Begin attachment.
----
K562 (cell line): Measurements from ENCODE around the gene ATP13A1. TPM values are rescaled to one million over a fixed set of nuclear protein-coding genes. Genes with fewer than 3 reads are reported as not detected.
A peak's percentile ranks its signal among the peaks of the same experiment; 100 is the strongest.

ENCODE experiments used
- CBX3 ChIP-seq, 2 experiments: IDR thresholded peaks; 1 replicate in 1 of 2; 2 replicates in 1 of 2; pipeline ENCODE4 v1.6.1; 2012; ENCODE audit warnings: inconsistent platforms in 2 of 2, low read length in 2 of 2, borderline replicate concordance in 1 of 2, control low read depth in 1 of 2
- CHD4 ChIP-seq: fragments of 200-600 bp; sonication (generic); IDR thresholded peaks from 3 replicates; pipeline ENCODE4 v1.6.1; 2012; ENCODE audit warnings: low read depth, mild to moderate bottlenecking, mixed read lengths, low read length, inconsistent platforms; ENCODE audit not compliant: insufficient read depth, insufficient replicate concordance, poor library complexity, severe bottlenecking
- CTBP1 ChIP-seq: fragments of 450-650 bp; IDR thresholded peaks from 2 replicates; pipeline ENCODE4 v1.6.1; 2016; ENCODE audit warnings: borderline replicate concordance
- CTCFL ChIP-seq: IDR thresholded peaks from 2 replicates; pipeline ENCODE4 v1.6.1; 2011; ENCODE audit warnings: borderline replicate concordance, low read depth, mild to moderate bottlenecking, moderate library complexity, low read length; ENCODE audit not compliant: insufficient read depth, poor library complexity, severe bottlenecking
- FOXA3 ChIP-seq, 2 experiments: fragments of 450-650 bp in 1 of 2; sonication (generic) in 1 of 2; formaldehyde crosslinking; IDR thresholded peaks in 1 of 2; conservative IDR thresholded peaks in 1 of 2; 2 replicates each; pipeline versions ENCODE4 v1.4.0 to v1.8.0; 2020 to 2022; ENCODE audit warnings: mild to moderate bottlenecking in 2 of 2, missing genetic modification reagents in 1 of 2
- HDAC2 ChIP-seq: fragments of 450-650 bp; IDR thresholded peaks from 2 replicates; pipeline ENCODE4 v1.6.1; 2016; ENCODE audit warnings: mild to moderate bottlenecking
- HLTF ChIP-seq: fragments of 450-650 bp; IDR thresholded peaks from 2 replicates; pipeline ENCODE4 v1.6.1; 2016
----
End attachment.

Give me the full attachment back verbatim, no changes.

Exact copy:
K562 (cell line): Measurements from ENCODE around the gene ATP13A1. TPM values are rescaled to one million over a fixed set of nuclear protein-coding genes. Genes with fewer than 3 reads are reported as not detected.
A peak's percentile ranks its signal among the peaks of the same experiment; 100 is the strongest.

ENCODE experiments used
- CBX3 ChIP-seq, 2 experiments: IDR thresholded peaks; 1 replicate in 1 of 2; 2 replicates in 1 of 2; pipeline ENCODE4 v1.6.1; 2012; ENCODE audit warnings: inconsistent platforms in 2 of 2, low read length in 2 of 2, borderline replicate concordance in 1 of 2, control low read depth in 1 of 2
- CHD4 ChIP-seq: fragments of 200-600 bp; sonication (generic); IDR thresholded peaks from 3 replicates; pipeline ENCODE4 v1.6.1; 2012; ENCODE audit warnings: low read depth, mild to moderate bottlenecking, mixed read lengths, low read length, inconsistent platforms; ENCODE audit not compliant: insufficient read depth, insufficient replicate concordance, poor library complexity, severe bottlenecking
- CTBP1 ChIP-seq: fragments of 450-650 bp; IDR thresholded peaks from 2 replicates; pipeline ENCODE4 v1.6.1; 2016; ENCODE audit warnings: borderline replicate concordance
- CTCFL ChIP-seq: IDR thresholded peaks from 2 replicates; pipeline ENCODE4 v1.6.1; 2011; ENCODE audit warnings: borderline replicate concordance, low read depth, mild to moderate bottlenecking, moderate library complexity, low read length; ENCODE audit not compliant: insufficient read depth, poor library complexity, severe bottlenecking
- FOXA3 ChIP-seq, 2 experiments: fragments of 450-650 bp in 1 of 2; sonication (generic) in 1 of 2; formaldehyde crosslinking; IDR thresholded peaks in 1 of 2; conservative IDR thresholded peaks in 1 of 2; 2 replicates each; pipeline versions ENCODE4 v1.4.0 to v1.8.0; 2020 to 2022; ENCODE audit warnings: mild to moderate bottlenecking in 2 of 2, missing genetic modification reagents in 1 of 2
- HDAC2 ChIP-seq: fragments of 450-650 bp; IDR thresholded peaks from 2 replicates; pipeline ENCODE4 v1.6.1; 2016; ENCODE audit warnings: mild to moderate bottlenecking
- HLTF ChIP-seq: fragments of 450-650 bp; IDR thresholded peaks from 2 replicates; pipeline ENCODE4 v1.6.1; 2016